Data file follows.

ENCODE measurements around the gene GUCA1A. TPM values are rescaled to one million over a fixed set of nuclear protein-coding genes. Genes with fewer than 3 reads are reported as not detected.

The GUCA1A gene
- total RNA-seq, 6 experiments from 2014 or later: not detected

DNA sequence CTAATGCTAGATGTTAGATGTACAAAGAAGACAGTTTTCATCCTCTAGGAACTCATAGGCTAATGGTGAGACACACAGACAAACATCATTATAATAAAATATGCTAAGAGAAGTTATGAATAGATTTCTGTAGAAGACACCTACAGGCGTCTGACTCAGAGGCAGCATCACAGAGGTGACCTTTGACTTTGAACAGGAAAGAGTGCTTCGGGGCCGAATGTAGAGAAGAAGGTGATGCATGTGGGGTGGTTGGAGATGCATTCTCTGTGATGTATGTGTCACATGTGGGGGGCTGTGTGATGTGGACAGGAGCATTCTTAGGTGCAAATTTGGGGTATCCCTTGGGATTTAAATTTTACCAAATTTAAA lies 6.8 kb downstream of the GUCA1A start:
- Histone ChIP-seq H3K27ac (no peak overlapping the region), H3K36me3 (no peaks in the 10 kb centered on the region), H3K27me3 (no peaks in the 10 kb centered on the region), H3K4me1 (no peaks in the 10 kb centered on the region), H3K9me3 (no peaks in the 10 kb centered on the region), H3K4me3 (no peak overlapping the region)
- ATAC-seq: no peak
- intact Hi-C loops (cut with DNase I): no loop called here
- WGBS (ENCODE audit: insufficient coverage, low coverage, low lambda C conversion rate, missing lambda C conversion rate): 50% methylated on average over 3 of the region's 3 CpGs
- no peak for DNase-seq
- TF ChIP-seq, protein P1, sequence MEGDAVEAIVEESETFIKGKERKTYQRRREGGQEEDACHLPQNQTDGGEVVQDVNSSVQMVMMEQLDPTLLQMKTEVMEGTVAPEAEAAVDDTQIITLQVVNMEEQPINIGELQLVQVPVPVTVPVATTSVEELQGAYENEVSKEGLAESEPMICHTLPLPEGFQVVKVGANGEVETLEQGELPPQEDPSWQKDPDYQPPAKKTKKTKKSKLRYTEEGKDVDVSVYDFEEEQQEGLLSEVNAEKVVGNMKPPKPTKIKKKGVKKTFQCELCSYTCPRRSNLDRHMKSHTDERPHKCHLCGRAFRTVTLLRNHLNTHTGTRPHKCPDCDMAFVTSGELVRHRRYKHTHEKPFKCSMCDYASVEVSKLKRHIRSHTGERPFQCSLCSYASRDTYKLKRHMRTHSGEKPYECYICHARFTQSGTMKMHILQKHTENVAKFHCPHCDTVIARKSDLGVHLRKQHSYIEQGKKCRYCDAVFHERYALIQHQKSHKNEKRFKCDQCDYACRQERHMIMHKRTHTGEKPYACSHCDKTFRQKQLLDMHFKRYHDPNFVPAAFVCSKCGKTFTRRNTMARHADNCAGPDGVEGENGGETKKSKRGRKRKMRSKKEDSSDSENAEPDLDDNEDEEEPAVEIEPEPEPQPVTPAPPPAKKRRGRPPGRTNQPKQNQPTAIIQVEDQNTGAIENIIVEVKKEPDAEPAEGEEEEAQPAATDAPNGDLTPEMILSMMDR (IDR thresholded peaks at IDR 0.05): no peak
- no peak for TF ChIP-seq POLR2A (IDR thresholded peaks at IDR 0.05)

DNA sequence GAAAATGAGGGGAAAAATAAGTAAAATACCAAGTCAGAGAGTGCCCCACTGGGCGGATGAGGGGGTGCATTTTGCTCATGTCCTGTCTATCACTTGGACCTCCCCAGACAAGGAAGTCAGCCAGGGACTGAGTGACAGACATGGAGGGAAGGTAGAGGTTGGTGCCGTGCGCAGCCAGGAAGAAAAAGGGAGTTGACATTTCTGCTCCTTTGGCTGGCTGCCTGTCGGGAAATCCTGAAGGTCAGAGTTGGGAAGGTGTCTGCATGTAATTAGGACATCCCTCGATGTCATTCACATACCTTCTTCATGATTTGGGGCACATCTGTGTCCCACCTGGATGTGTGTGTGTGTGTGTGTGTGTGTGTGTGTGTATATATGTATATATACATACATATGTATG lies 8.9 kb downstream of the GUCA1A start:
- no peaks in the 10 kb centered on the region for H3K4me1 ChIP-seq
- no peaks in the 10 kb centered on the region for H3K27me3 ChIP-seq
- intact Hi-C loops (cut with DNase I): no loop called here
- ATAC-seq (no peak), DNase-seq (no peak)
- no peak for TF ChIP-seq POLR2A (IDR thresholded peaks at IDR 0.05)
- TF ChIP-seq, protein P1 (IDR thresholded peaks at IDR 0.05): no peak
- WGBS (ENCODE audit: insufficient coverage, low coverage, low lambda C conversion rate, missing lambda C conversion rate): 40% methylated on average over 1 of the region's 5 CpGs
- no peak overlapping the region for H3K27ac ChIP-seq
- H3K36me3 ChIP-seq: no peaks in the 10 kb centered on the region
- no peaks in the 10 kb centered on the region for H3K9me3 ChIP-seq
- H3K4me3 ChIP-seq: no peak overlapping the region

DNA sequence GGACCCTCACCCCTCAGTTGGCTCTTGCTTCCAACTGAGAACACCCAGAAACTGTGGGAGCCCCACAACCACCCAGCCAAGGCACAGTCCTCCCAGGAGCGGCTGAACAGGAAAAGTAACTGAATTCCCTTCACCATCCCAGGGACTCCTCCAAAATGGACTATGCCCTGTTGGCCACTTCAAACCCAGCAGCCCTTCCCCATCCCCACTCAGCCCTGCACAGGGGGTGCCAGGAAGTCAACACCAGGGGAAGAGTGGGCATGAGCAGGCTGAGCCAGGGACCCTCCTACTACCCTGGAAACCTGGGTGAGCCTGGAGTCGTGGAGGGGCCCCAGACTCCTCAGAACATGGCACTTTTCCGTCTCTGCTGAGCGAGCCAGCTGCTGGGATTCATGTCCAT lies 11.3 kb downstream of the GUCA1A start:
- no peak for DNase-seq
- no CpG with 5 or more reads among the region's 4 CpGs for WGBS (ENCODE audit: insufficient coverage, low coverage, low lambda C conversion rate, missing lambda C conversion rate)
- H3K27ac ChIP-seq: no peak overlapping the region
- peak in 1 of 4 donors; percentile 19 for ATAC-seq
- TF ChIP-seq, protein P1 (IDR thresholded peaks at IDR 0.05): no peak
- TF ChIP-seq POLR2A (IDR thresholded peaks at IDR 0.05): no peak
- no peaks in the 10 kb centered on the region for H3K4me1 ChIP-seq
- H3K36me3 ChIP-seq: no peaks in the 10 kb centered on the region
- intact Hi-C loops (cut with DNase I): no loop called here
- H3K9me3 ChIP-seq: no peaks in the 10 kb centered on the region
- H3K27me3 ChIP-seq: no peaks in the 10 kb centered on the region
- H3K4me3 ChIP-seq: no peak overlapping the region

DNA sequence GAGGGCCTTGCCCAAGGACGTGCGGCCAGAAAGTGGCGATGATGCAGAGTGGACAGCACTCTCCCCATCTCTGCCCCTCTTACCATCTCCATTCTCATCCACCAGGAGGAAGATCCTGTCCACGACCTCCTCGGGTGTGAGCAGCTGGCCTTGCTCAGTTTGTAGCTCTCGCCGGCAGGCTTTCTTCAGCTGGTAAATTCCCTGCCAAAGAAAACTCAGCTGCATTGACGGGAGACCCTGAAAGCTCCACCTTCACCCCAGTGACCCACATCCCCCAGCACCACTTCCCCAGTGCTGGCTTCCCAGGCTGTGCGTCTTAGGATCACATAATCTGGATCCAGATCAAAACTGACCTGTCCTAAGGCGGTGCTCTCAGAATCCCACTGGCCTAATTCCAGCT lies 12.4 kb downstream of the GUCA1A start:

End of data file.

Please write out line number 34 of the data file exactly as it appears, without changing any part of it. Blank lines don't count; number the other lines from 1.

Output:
- H3K9me3 ChIP-seq: no peaks in the 10 kb centered on the region